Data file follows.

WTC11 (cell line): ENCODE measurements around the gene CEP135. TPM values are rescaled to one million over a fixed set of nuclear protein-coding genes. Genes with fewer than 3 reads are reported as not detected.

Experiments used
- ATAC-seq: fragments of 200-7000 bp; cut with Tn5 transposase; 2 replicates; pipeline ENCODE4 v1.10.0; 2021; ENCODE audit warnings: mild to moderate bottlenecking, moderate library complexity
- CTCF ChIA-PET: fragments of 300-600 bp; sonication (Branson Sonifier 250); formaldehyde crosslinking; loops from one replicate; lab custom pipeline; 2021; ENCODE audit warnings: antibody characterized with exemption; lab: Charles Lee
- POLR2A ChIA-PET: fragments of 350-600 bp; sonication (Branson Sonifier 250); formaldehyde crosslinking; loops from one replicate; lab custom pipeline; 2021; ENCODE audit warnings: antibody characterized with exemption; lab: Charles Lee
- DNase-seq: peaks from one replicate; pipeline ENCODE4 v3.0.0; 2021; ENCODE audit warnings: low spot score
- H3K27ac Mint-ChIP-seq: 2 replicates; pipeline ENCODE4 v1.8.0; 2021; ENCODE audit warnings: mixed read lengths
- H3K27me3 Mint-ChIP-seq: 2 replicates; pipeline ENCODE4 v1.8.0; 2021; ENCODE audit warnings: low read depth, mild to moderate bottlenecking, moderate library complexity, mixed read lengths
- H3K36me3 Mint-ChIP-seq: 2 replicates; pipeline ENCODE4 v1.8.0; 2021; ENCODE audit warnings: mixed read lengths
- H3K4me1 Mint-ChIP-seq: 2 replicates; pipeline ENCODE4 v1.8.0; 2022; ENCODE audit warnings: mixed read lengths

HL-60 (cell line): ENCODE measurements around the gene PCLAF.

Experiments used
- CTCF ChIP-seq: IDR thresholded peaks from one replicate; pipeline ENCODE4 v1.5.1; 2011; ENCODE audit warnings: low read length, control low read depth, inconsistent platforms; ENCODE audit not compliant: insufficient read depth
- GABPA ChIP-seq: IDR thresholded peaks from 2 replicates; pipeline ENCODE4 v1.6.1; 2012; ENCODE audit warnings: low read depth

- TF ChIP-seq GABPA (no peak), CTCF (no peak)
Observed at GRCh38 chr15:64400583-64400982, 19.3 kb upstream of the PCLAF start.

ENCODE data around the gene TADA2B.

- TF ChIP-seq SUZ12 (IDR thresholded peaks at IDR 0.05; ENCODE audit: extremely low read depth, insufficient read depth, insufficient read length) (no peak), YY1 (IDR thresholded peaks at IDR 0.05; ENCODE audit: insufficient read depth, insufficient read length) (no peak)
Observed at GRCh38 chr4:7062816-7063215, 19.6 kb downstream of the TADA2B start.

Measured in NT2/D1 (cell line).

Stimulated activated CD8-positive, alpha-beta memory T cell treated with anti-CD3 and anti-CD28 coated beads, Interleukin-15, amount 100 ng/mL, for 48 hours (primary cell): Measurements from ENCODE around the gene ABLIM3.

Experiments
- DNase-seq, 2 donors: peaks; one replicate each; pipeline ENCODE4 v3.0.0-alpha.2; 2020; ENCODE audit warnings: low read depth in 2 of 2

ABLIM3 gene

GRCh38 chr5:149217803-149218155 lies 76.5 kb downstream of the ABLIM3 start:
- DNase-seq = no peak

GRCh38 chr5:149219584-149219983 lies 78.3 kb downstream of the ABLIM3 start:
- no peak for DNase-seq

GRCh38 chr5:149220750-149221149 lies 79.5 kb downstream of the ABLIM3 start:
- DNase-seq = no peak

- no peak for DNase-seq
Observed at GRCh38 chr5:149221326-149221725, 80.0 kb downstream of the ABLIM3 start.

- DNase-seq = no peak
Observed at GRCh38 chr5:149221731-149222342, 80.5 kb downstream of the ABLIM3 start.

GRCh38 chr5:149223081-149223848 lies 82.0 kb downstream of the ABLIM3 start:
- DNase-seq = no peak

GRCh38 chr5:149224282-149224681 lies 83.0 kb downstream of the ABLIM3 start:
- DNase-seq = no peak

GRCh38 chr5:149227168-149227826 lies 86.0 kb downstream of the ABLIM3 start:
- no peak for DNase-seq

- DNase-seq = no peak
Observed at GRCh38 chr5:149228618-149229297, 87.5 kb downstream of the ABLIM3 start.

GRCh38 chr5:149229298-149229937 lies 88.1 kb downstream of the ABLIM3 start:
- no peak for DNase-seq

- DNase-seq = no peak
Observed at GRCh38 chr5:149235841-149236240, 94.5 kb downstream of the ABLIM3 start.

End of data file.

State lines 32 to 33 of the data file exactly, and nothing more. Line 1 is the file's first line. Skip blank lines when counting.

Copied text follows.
Observed at GRCh38 chr5:149221326-149221725, 80.0 kb downstream of the ABLIM3 start.

- DNase-seq = no peak